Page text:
Thomas is a versatile lineman – he has played games at left tackle, right tackle and right guard. He’ll likely move to guard with the Bears. Some analysts say Thomas lacks explosiveness and needs to clean up hand placement and initial punch. He does a good job staying low and has active feet. He’ll be a good late round depth piece that can be plugged into multiple spots on the line if needed.
RB Trestan Ebner (Rd 6, 203rd overall) – Baylor
Ebner’s best skill to help in Chicago is as a pass-catcher out of the backfield (11 receiving TDs at Baylor). He could be dangerous if put into mismatches with linebackers. He has good speed and playmaking ability after the catch- he’s also a strong kick and punt returner. His weakness revolve around his indecisiveness and lack of ability to create for himself as a runner out of the backfield. He also needs to upgrade as a blocker and has had an issue with ball security. But in the 6th round, Ebner is a unique playmaker and pass catcher that only gives the Bears more offensive options.
C Doug Kramer (Rd 6, 207th overall) – Illinois
Kramer is a home-state kid (Hinsdale Central) who has 5-years of starting experience at Illinois. Although a bit undersized, he’s a hard worker who plays through the whistle. Struggles have come against power rushers that are basically just bigger than him. He’s a good depth piece (unlikely to move from center), who has a strong work ethic and team presence. A leader at Illinois and known as a player who’s tough, smart, dependable. If you need another reason to root for Kramer, he grew up a die-hard Bears fan too.
OL Ja’Tyre Carter (Rd 7, 226th overall) – Southern
Carter has the frame to be an NFL guard, but he’s not the most athletic and he’s still raw in his balance and hand placement. But remember this is basically a free pick we got from trades, so love adding more offensive line help. It’s low risk and hopefully and maybe one of these linemen will become a long-term starter.
S Elijah Hicks (Rd 7, 254th overall) – California
The Bears needed secondary help. They addressed it in the early rounds with Gordon and Brisker, but Hicks provides more depth there. Scouts say he’s disciplined and physical. He previously played corner at Cal before moving to safety. Matt Eferflus has said he likes that background of playing both positions in the past. I wouldn’t be surprised for Hicks to get a shot this year, but I definitely think he provides value on special teams. As a physical ballhawk with good feet, Hicks will be fun to watch.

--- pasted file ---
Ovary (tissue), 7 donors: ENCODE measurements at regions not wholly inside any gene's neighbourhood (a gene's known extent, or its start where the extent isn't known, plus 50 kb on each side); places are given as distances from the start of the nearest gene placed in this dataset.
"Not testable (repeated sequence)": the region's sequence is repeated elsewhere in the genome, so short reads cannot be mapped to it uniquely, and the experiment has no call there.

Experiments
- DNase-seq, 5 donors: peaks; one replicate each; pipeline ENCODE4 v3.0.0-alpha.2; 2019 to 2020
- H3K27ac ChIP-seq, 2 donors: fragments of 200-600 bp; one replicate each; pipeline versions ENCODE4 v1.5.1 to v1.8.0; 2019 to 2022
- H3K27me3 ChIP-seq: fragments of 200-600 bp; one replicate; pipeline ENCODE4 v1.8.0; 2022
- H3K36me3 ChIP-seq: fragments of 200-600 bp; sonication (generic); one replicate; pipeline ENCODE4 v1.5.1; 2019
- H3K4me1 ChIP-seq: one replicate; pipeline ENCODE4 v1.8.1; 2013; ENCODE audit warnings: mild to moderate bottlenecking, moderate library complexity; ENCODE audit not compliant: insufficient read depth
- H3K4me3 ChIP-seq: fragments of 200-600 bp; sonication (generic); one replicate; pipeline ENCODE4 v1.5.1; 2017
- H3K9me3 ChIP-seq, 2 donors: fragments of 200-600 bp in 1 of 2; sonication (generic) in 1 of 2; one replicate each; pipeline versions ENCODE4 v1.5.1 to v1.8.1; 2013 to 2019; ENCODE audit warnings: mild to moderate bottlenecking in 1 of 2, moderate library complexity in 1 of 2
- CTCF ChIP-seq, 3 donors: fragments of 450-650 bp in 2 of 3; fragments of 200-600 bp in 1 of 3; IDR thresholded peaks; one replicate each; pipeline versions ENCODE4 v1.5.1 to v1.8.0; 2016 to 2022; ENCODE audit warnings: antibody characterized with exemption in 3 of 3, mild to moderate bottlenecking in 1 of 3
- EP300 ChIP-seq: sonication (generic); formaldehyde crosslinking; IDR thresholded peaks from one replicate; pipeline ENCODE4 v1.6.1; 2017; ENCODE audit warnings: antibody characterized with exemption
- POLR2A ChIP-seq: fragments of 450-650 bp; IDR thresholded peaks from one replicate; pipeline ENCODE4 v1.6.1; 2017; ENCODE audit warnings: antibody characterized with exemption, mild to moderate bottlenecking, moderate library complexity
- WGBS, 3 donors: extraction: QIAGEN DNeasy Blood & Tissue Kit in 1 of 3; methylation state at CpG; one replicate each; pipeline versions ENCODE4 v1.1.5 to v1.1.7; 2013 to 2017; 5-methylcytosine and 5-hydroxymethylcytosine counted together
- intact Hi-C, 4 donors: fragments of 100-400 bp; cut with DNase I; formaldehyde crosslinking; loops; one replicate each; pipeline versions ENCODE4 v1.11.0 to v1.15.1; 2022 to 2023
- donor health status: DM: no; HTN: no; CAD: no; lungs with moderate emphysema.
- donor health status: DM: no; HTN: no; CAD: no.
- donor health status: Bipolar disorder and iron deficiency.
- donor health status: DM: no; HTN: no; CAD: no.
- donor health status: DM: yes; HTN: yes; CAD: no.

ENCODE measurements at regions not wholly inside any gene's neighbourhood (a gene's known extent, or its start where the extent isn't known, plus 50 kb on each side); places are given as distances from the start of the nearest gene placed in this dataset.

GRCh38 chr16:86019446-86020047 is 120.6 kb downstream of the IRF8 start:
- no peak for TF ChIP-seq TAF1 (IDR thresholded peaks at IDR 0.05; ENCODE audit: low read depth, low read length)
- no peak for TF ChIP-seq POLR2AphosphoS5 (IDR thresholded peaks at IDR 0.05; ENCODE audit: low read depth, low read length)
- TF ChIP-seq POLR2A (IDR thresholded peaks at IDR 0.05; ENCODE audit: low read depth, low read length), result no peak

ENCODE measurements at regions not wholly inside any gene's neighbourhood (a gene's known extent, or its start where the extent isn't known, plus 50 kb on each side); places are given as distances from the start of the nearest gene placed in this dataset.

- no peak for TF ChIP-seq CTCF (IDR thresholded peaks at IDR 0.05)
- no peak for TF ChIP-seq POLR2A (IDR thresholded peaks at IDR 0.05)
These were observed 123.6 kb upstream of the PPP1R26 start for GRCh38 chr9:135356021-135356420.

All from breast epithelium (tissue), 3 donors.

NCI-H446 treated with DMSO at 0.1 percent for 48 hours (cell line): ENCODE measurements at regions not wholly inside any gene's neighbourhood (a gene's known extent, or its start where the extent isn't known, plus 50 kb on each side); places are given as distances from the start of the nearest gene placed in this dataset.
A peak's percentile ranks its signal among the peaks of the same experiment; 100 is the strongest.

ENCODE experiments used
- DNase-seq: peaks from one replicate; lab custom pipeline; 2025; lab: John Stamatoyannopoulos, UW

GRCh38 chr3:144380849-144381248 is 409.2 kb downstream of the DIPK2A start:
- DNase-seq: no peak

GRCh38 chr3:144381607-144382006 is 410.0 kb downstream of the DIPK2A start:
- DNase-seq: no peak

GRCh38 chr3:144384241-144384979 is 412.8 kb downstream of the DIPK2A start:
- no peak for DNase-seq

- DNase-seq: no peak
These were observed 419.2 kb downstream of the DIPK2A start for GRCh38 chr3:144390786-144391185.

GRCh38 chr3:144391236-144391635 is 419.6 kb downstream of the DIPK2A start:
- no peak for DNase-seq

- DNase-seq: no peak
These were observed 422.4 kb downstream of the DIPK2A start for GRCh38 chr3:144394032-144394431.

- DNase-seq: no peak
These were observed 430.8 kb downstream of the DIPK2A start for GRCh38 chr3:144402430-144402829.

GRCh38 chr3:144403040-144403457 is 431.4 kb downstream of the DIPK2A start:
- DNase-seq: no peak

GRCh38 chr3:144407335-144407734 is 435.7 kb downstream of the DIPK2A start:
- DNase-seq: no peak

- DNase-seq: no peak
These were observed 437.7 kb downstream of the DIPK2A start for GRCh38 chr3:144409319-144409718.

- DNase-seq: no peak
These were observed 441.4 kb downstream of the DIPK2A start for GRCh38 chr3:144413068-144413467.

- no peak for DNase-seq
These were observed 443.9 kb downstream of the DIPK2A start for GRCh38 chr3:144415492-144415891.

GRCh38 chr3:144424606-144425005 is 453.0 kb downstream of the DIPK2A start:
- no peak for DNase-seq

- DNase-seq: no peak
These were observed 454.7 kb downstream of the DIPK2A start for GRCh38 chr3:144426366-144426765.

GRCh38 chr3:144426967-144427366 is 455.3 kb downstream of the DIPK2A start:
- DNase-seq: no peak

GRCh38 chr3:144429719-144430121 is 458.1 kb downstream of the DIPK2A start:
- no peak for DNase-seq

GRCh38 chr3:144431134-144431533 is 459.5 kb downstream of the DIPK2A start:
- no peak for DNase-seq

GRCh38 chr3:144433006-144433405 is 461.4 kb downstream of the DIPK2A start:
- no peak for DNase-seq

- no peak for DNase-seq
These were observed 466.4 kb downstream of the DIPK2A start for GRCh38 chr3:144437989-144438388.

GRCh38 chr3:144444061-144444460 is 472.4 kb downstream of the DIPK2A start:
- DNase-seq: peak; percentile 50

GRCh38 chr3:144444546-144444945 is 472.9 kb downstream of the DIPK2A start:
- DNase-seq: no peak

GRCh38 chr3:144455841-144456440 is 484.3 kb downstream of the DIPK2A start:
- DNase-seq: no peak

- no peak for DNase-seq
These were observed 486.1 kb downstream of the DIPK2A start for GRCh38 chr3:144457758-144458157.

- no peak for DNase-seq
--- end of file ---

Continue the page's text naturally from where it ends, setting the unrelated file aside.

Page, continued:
P Trenton Gill (Rd 7, 255th overall) – NC State
Gill will likely compete with Ryan Winslow after the loss of Pat O’Donnell this offseason. The other question is how Gill/Winslow will be as a holder. The O’Donnell/Santos combination was one of the most successful parts of recent Bears team. Gill was a walk on at NC State but ended up as the starter for 3-years and kick-off specialist.
When looking at all the moves and selections Ryan Poles has made in his first draft, you can’t help but be excited. I can’t remember the Bears ever trading down and acquiring more picks then using those picks to fill the positions that look to be the biggest weaknesses.
There’s a lot of upsides in these picks and a lot of potential ways to use them next season. I don’t know how many times I said one of the Bears picks was versatile, but that seems to be a huge theme here. I’m excited to see how Matt Eberflus and company use them!
In addition, the Bears also have an extensive list of undrafted free agents that have been invited to rookie camp:
|DREW PLITT||QB||BALL STATE|
|MASTER TEAGUE||RB||OHIO STATE|
|LANDON LENOIR||WR||SOUTHERN ILLINOIS|
|HENRY LITWIN||WR||SLIPPERY ROCK|
|SAVON SCARVER||WR||UTAH STATE|
|CHASE ALLEN||TE||IOWA STATE|
|TRISTEN TAYLOR||OL||EASTERN WASHINGTON|
|RALPH HOLLEY||DL||WESTERN MICHIGAN|
|KAINOA FUIAVA||DL||IDAHO STATE|
|CHRISTIAN ALBRIGHT||LB||BALL STATE|
|EZEKIEL BARNETT||LB||LOUISIANA TECH|
|JAMAL BROOKS||LB||SOUTH ALABAMA|
|ROY BAKER||DB||EASTERN KENTUCKY|
|TRE BUGG||DB||AIR FORCE|
|DERICK BUSH||DB||COASTAL CAROLINA|
|JAYLON JONES||DB||OLE MISS|
|DISHON MCNARY||DB||CENTRAL MICHIGAN|
|MATT COGHLIN||K||MICHIGAN STATE|